Offshore Leviathan gas field. Photo: (Albatross)Although a Europe seeking to diversify its natural gas sources could potentially benefit from turning to the Eastern Mediterranean reservoirs, the continent’s dependency on Russian supplies will remain for the foreseeable future, experts say.
Gas exports from Israel to Europe would be “nice to have, but Europe will remain very dependent on Russian gas, and its dependence will probably grow as its own indigenous supplies dwindle,” Gina Cohen, a lecturer at the Technion’s Natural Gas and Petroleum Engineering Graduate Study Program and a consultant in the gas industry, told The Jerusalem Post on Thursday.
As of now, Israel has approximately 400 billion cu.m. worth of proven gas reserves that are eligible for export.
When divided into about 15 billion cu.m. annually, these quantities could be characterized as beneficial but non-essential for Europe, Cohen said.
Meanwhile, due to the fact that Israel can receive much higher prices by exporting gas to Asia rather than to Europe – as well as additional interests presented by its vying Cypriot and Turkish neighbors – there is no guarantee that Israel would choose to sell to Europe over the Far Eastern markets.
An examination of the European gas market by the International Energy Agency revealed that Europe imported about 167.2 billion cu.m.
of natural gas from Russia in 2013 – a roughly 13 percent increase from 2012 – and 82.3 billion cu.m. traveled via Ukraine. Imports from North Africa amounted to about 48.5 billion cu.m., from Iran and Azerbaijan collectively to about 13 billion cu.m. and liquefied natural gas (LNG) to about 45.8 billion cu.m., the IEA reported.
“We do see the fields in the Eastern Mediterranean as [having] potential and we feel that they can contribute not only to the security of the region but to the entire EU,” a European Commission official told the Post on Thursday. “We, from the Commission’s point of view, see that this gas might play a role in the EU’s diversification policy, but it’s too early at this stage.”
In the wake of the upheaval between Russia and Ukraine, Russian state-owned gas giant Gazprom Management Committee chairman Alexey Miller informed Russian Prime Minister Dmitry Medvedev on Tuesday that the company would no longer provide gas discounts to Ukraine beginning in April.
After hearing about Ukraine’s $1.529 billion debt to Gazprom Medvedev called the company’s decision “completely justified,” according to a statement from Gazprom.
All EU energy ministers, and EU Energy Commissioner Gunther Oettinger met on Tuesday, and among other issues, discussed energy supply issues against the backdrop of the Ukrainian crisis, a European Commission official told the Post.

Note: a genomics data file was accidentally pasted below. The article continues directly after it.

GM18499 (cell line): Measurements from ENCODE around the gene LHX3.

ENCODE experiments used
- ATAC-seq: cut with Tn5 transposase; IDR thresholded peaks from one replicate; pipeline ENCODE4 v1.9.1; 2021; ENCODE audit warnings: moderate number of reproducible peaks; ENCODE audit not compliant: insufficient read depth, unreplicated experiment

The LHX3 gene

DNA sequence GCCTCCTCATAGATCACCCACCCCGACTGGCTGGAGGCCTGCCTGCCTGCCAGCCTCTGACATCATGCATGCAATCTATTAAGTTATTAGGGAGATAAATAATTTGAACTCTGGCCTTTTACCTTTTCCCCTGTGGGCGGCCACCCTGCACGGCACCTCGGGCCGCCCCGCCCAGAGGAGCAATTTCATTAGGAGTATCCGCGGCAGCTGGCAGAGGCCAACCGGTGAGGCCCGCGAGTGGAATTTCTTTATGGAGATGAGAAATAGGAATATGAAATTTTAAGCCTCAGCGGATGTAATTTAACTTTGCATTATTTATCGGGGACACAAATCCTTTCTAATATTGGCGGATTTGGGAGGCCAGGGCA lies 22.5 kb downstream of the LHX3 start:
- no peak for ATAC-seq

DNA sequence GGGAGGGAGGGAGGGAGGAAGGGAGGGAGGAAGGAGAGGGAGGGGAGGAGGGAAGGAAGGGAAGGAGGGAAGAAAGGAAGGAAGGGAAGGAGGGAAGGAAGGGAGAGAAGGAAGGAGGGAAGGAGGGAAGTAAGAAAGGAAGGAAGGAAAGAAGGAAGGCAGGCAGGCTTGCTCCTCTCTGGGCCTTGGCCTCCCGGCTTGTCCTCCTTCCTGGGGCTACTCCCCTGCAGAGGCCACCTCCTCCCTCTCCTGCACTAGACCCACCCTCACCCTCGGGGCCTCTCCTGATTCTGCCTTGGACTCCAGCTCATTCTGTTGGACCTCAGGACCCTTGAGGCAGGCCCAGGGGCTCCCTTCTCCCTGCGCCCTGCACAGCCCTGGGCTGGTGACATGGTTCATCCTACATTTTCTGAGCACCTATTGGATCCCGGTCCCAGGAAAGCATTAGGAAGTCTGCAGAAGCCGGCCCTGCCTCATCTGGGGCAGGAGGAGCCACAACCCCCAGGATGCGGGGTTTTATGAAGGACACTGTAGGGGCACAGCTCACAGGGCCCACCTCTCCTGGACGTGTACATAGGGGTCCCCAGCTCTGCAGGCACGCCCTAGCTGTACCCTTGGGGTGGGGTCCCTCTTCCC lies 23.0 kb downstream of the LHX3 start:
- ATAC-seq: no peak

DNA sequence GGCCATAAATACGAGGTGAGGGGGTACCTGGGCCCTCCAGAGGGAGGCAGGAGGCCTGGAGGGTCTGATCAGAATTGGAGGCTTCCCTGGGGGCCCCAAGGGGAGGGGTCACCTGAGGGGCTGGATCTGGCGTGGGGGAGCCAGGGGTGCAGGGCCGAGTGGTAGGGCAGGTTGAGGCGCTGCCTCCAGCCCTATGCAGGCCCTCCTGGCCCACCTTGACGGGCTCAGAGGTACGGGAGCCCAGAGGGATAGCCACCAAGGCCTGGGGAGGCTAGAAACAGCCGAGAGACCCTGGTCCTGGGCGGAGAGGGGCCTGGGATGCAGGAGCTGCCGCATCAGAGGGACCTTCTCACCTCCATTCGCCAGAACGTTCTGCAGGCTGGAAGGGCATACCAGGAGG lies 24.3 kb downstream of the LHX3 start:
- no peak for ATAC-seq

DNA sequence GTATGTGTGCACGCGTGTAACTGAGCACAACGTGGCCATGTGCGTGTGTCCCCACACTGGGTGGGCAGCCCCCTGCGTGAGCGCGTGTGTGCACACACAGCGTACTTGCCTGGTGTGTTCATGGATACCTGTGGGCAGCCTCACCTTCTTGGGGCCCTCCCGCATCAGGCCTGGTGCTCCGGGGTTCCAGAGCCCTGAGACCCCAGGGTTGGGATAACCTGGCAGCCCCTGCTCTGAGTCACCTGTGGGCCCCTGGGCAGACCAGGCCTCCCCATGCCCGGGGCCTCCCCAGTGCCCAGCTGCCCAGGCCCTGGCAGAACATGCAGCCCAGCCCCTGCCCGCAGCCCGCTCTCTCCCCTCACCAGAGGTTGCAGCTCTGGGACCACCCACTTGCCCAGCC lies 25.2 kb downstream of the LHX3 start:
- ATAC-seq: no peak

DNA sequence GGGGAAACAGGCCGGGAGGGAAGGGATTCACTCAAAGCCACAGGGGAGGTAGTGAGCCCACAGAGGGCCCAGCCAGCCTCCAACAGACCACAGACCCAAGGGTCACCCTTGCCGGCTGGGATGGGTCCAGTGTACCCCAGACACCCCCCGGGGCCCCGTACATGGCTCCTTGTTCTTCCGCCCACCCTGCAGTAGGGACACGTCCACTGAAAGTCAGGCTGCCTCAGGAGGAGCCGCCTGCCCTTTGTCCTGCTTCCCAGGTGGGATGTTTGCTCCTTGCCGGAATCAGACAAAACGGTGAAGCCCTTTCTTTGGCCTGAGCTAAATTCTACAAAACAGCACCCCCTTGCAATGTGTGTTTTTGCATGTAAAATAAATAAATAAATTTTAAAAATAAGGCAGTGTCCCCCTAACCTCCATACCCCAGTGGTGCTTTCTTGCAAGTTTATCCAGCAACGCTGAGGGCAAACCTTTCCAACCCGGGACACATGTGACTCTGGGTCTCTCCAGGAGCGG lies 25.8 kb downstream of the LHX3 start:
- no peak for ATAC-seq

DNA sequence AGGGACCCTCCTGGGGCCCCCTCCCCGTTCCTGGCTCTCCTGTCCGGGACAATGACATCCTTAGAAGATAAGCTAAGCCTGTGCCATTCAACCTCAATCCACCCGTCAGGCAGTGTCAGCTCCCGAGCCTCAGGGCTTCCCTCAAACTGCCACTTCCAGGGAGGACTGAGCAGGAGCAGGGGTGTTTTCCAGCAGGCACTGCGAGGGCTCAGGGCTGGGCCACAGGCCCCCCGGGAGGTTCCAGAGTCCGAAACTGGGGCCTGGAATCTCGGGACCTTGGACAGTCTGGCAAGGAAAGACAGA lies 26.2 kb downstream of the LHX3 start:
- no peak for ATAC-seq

In a press conference that followed, Oettinger addressed steps that the EU has taken in recent years to decrease dependence on Russian supplies and to increase security via diversification of supply and by building and upgrading energy infrastructure that “flexibly moves gas within and around Europe.”
“We need more people supplying, we need a diversification strategy,” Oettinger said. “We need LNG coming in with new terminals, we need to connect to Europe.”
Oettinger stressed that although the EU’s strategy regarding natural gas remains geared toward diversification, this cannot mean an abandonment of all Russian gas.
“We have mutual dependence – we need Russian gas for our market at the moment and Russians need money from Europe for Gazprom and the state budget,” he said. “So we don’t want to call into question these gas deliveries.”
Across the Atlantic Ocean, United States Speaker of the House John Boehner (R-Ohio) called for the hastening of American gas export policy approvals.
During a House address on Wednesday, Boehner quoted a recent Energy and Commerce Committee report saying that “by becoming a natural gas exporter, the US can supplant the influence of other exporters like Russia and Iran.”
Like Boehner, House Energy and Commerce Committee chairman Fred Upton (R-Michigan) slammed the Department of Energy’s slow approval process for LNG exports, saying that this is “unnecessarily putting our allies at the mercy of Vladimir Putin.”
As far as Russia and Europe are concerned, however, a “mutual dependence” is likely to remain, Cohen said.
Yet although imports from Russia continue to increase due to lower indigenous supplies, European demand for gas has also grown flat due to greater storage capacity, improved bi-directional gas infrastructure, warmer weather, usage of renewables and cheap coal purchased from the US, she added.
While Russia is trying it preserve its “historical client,” Europe, it has also been aiming to penetrate the Chinese market for the past 10 years, but any agreement has yet to be signed, Cohen said.
“In the meantime, Europe has been increasing purchases from Russia,” she said. “The issue of interdependence between buyer and seller is paramount in that seller is just as dependent on money – sometimes more – than the buyer is on gas.”
As Europe looks to other outlets to diversify its gas intake, the Eastern Mediterranean reservoirs can potentially play a role, as the European market is steady and increasingly dependent on imports, according to Cohen.
“The price in Europe is of course much cheaper than in Asia, but there is no guarantee that the Asian price premium – beyond the price of transportation – will persist,” she said. “And so Israel has to look at what is happening around the world to understand the trends and options.”